Maxim Borodin dropped out of his apartment on the fifth floor and died on Sunday, according to a message from his employer Novy Den (New Day). The local police said they would not see a bad game, but his death caused intense speculation among friends and colleagues.
Valery Gorelych, spokesman for the Ministry of Interior of the Sverdlovsk region, told CNN that Borodin's apartment was locked from the inside, a fact that he said was that "no one left the apartment and most likely no strangers there."
The Investigation Committee of Russia, the country's main investigative body, said there was no evidence of a crime and that several causes of death were investigated. Polyny Rumyantseva, editor-in-chief of Novy Den, said there was no reason to suspect suicide.
"We were able to visit Maxim's apartment along with police and forensics experts on Friday, the tie Maxim has dropped from the balcony of his apartment where he probably smoked," she said. "Since Maxim had big plans for his personal life and career, there's nothing that would warrant a suicide verdict." Others fear that his death might not be accidental.
According to Borshkov, Borodin believed that his apartment would be searched for and that the security guards waited for a court order. Bashkov said the reporter had asked him to find a lawyer, but an hour later Borodin called back and said it was a false alarm.
Leonid Volkov, another acquaintance of Borodin, head of the headquarters of the Russian opposition leader Alexei Navalny in Yekaterinburg, was in doubt about the reports of a mysterious death. Www.mjfriendship.de/de/index.php?op…80&Itemid=58 But he also suggested that the journalist probably committed suicide in despair: Volkov said that Borodin wanted to move to Moscow, hoping to get a power outlet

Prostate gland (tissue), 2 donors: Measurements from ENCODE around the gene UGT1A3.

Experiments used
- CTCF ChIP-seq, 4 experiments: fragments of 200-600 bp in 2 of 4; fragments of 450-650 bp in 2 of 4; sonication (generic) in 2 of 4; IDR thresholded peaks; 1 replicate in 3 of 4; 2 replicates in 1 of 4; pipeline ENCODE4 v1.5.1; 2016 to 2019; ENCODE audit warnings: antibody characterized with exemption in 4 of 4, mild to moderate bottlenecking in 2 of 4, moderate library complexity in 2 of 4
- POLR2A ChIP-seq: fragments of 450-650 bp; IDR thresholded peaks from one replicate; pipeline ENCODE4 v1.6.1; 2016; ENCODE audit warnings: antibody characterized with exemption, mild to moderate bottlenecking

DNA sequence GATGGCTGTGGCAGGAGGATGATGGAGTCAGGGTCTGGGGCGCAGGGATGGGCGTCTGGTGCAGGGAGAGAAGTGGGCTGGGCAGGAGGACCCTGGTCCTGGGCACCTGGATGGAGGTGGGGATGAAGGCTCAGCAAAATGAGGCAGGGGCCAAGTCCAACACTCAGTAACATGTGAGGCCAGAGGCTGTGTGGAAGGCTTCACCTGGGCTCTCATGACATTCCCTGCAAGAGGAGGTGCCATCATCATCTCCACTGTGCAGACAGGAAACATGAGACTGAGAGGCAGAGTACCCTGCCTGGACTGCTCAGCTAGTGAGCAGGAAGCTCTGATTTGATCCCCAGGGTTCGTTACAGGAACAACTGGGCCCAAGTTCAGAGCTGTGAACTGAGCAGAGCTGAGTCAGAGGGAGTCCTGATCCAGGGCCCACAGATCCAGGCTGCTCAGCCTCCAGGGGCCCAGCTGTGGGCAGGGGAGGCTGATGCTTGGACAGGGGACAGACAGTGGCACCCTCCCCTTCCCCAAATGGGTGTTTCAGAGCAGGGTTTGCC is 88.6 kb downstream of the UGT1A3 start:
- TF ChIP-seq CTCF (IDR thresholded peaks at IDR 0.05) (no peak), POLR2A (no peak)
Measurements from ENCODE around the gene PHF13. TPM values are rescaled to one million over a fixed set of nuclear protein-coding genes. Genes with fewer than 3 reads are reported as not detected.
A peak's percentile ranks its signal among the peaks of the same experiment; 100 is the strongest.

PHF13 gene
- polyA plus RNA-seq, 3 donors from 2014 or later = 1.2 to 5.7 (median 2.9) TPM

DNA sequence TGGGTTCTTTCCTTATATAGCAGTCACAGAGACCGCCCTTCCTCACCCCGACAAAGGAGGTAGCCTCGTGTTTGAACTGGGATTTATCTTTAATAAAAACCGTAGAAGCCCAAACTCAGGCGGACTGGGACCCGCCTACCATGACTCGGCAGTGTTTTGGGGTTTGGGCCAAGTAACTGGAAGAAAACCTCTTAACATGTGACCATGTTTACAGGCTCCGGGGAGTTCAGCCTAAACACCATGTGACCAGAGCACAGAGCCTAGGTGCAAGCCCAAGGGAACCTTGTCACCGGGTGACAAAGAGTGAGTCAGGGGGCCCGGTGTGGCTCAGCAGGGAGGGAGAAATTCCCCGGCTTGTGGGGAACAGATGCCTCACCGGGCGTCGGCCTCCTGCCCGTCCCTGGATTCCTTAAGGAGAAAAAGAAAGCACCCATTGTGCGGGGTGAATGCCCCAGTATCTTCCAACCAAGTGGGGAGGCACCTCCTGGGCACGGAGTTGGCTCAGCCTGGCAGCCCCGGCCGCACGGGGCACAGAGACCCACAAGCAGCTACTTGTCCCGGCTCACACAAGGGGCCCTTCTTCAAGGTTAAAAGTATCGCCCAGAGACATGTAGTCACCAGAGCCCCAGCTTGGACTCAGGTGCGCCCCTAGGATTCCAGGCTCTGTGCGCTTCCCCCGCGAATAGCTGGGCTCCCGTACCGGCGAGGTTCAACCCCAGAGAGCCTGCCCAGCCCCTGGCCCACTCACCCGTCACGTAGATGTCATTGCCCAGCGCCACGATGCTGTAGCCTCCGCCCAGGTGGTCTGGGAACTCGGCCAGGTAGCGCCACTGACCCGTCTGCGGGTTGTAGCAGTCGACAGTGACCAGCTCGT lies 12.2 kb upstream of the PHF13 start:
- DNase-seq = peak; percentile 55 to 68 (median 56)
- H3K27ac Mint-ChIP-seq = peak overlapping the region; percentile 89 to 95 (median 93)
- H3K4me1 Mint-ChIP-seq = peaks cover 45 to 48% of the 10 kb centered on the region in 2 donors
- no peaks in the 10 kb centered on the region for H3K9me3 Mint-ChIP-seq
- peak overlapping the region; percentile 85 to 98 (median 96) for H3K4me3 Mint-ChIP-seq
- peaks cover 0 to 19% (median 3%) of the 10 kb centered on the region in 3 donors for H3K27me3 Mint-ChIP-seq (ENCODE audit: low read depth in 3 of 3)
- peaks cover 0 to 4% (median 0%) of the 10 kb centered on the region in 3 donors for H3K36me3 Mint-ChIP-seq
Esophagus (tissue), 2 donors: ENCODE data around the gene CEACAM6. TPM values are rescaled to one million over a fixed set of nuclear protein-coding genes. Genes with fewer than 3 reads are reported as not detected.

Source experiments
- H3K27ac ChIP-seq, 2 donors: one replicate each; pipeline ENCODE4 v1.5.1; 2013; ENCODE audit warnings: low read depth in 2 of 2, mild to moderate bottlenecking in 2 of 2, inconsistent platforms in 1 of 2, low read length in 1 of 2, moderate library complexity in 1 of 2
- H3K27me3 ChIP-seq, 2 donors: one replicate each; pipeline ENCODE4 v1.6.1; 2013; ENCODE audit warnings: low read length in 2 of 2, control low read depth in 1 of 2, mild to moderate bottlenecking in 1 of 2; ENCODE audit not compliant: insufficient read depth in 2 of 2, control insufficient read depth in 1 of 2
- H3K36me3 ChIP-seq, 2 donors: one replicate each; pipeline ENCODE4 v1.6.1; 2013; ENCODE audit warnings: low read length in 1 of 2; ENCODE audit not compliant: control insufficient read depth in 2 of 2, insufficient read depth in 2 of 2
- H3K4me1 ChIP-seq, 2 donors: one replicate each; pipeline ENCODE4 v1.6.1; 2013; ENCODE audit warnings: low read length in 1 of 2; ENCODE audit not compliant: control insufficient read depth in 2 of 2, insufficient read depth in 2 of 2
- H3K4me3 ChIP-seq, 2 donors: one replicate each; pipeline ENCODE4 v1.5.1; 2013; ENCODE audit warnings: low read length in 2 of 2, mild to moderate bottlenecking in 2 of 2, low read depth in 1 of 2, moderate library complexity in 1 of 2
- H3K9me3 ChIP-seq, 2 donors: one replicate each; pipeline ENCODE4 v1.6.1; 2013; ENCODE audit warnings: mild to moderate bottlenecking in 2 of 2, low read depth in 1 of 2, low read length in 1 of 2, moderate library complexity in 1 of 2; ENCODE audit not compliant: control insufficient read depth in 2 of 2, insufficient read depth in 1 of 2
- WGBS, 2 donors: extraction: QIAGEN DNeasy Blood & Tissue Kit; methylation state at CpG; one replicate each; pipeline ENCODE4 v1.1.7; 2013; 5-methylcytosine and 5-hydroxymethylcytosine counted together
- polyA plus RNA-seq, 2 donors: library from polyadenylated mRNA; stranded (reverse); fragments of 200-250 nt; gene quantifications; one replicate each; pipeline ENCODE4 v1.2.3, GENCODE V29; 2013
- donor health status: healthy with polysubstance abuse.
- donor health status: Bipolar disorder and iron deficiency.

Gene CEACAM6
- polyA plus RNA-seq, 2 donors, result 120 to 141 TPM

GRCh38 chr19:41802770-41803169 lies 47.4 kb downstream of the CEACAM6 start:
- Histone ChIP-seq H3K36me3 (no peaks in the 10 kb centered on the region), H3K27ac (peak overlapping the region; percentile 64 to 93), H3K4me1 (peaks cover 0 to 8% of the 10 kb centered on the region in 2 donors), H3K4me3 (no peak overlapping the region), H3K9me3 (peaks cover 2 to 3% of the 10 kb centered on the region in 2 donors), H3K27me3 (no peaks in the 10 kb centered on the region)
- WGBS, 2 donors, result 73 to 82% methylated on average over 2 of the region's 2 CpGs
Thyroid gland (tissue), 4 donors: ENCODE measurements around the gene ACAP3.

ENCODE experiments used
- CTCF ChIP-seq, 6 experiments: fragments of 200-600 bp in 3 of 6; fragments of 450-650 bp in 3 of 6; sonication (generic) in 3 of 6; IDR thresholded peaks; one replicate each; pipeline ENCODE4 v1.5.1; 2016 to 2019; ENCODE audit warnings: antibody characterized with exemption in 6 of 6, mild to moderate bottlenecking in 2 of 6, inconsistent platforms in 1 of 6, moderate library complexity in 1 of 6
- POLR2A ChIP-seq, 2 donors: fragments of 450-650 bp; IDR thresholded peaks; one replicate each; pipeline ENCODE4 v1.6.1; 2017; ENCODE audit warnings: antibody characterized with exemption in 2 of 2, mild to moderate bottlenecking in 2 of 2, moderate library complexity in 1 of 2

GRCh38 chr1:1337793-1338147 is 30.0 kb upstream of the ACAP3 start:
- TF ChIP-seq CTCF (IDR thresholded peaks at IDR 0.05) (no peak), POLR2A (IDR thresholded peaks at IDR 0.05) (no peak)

"This story is not about regimes killing a journalist who writes about uncomfortable topics," Volkov wrote on Facebook. "This is the story of how the regime kills thousands of journalists, all of whom embodied [in Borodin] taking any perspective on them and forcing them to choose between honor and a piece of bread every day."
Borodin was previously targeted for his views.
Last year he gave an interview to the Russian independent broadcaster TV Rain and talked about the controversial movie "Matilda" and was subsequently hit by an unknown assailant with a metal tube, according to a Facebook post
in Russia List of the European Federation of Journalists in the first place among the countries with the highest number of journalists murdered in Europe. Since 1990, 346 journalists and media people in Europe have been killed and one third have lost their lives in Russia.
In a statement on Twitter, Harlem Désir, the representative of media freedom for the Organization for Security and Cooperation in Europe, an intergovernmental body, expressed "serious concern" over Borodin's death.
"I call on the authorities for a quick and thorough investigation," he said.